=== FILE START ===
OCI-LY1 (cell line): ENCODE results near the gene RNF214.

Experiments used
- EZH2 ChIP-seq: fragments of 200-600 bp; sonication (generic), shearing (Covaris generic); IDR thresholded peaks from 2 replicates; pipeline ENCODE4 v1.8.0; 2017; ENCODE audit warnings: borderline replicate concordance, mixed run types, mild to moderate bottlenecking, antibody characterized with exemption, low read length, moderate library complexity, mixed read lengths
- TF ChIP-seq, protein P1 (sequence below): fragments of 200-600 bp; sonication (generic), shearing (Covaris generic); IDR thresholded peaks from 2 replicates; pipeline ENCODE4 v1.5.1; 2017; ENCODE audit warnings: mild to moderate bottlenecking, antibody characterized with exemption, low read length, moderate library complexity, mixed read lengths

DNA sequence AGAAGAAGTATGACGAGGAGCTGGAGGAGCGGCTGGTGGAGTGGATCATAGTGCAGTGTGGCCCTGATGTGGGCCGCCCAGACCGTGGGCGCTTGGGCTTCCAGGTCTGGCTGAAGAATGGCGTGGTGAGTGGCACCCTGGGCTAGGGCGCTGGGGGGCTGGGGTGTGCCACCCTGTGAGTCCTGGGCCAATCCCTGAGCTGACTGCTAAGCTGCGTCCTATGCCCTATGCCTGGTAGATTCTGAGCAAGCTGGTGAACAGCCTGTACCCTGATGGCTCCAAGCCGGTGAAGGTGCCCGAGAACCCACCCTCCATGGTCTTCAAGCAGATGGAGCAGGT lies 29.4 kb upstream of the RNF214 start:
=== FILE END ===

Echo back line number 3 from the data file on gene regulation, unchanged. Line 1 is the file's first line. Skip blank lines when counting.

- EZH2 ChIP-seq: fragments of 200-600 bp; sonication (generic), shearing (Covaris generic); IDR thresholded peaks from 2 replicates; pipeline ENCODE4 v1.8.0; 2017; ENCODE audit warnings: borderline replicate concordance, mixed run types, mild to moderate bottlenecking, antibody characterized with exemption, low read length, moderate library complexity, mixed read lengths